At this distant frontier outpost, Beaumont began the work that culminated in a remarkable, if not outright revolutionary, book—Experiments and Observations on the Gastric Juice and the Physiology of Digestion.5 But he hardly accomplished this gargantuan task alone. Indeed, Beaumont had the help and the body of a French Canadian fur trapper named Alexis St. Martin.
The story of Beaumont and St. Martin has been recounted so often it has acquired the finely burnished patina of hagiography. Yet even when stripped of its most sensational layers, their collaboration remains an inspiring and cautionary tale about the boundaries between physician and patient and medical investigator and human participant.
On the morning of June 6, 1822, as the annual pelt swapping jamboree was under way, a 20-year-old St. Martin waited in line at the American Fur Company's store to make some trades. What began as a rudimentary exercise in capitalism erupted into a medical emergency when a shotgun accidentally discharged. As one eyewitness described, “the muzzle was not over three feet from [St. Martin]—I think not more than two. The wadding entered, as well as pieces of his clothing; his shirt took fire; he fell, as we supposed, dead.”6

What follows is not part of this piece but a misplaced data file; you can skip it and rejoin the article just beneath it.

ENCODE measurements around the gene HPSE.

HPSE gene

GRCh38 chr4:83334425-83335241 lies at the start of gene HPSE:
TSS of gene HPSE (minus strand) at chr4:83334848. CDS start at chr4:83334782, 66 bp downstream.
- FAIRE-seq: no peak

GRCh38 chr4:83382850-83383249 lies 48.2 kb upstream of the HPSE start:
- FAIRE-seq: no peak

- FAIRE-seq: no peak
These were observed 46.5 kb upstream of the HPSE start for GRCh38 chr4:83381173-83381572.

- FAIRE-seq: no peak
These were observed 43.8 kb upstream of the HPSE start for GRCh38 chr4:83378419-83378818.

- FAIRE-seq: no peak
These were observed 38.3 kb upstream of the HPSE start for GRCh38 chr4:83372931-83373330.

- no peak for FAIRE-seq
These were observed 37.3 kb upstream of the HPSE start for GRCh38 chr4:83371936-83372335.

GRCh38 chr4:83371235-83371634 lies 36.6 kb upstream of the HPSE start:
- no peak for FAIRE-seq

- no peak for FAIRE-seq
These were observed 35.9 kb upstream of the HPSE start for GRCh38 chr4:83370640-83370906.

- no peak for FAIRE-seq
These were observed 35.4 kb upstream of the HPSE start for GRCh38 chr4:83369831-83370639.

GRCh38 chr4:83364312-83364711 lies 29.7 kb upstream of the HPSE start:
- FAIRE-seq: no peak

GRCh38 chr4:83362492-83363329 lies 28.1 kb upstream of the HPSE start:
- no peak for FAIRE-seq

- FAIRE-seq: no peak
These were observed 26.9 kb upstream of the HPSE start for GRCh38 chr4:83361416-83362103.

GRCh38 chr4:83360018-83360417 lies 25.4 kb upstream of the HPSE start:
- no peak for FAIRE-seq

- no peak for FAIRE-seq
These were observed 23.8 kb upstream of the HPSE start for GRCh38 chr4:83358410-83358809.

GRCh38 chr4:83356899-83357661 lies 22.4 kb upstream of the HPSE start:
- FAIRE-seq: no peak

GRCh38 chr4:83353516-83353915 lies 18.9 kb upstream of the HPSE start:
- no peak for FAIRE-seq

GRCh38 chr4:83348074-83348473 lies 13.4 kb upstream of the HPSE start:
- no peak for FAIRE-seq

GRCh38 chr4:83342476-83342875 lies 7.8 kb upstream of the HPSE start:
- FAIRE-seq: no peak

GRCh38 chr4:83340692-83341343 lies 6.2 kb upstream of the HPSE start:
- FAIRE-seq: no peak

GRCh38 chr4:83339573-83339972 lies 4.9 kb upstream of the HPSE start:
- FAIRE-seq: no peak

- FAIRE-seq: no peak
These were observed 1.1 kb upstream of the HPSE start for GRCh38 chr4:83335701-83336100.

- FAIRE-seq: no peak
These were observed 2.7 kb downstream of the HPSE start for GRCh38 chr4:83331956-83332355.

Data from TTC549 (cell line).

The gun's contents entered just under St. Martin's left breast, fractured several ribs, lacerated his diaphragm, and left a gaping hole through which portions of the lung and stomach protruded. Beaumont quickly arrived and administered first aid amid the stunning sights and smells of St. Martin's breakfast leaking from the wound. Thanks to Beaumont's quick-witted and precise ministrations, St. Martin did survive the event, albeit with a fistula leading directly into his stomach that remained patent until his last day of life. It was a medical intervention that would soon change medicine.7
For much of the next few years, Beaumont provided daily care and attention to his fascinating patient. Although the wound partially healed, St. Martin remained weak and miserable and refused any attempts by Beaumont to somehow suture the hole shut. As a result of his critical injuries and lengthy rehabilitation, St. Martin was also penniless.